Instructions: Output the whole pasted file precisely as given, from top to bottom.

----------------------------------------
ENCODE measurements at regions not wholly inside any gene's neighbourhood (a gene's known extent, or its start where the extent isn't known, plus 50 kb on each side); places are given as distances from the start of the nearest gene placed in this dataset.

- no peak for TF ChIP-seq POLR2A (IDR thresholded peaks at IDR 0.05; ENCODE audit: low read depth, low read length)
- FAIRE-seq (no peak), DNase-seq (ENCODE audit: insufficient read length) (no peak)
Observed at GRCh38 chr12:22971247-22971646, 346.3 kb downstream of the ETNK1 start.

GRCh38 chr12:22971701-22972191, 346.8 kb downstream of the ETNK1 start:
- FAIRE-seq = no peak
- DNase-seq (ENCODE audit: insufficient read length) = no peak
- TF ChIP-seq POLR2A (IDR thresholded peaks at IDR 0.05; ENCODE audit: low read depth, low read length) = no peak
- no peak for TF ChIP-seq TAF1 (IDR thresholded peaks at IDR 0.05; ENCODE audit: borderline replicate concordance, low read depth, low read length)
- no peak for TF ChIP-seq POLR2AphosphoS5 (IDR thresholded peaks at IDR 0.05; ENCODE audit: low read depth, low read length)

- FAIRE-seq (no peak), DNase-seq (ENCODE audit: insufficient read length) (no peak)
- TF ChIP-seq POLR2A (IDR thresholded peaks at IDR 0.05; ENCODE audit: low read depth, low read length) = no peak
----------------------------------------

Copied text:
ENCODE measurements at regions not wholly inside any gene's neighbourhood (a gene's known extent, or its start where the extent isn't known, plus 50 kb on each side); places are given as distances from the start of the nearest gene placed in this dataset.

- no peak for TF ChIP-seq POLR2A (IDR thresholded peaks at IDR 0.05; ENCODE audit: low read depth, low read length)
- FAIRE-seq (no peak), DNase-seq (ENCODE audit: insufficient read length) (no peak)
Observed at GRCh38 chr12:22971247-22971646, 346.3 kb downstream of the ETNK1 start.

GRCh38 chr12:22971701-22972191, 346.8 kb downstream of the ETNK1 start:
- FAIRE-seq = no peak
- DNase-seq (ENCODE audit: insufficient read length) = no peak
- TF ChIP-seq POLR2A (IDR thresholded peaks at IDR 0.05; ENCODE audit: low read depth, low read length) = no peak
- no peak for TF ChIP-seq TAF1 (IDR thresholded peaks at IDR 0.05; ENCODE audit: borderline replicate concordance, low read depth, low read length)
- no peak for TF ChIP-seq POLR2AphosphoS5 (IDR thresholded peaks at IDR 0.05; ENCODE audit: low read depth, low read length)

- FAIRE-seq (no peak), DNase-seq (ENCODE audit: insufficient read length) (no peak)
- TF ChIP-seq POLR2A (IDR thresholded peaks at IDR 0.05; ENCODE audit: low read depth, low read length) = no peak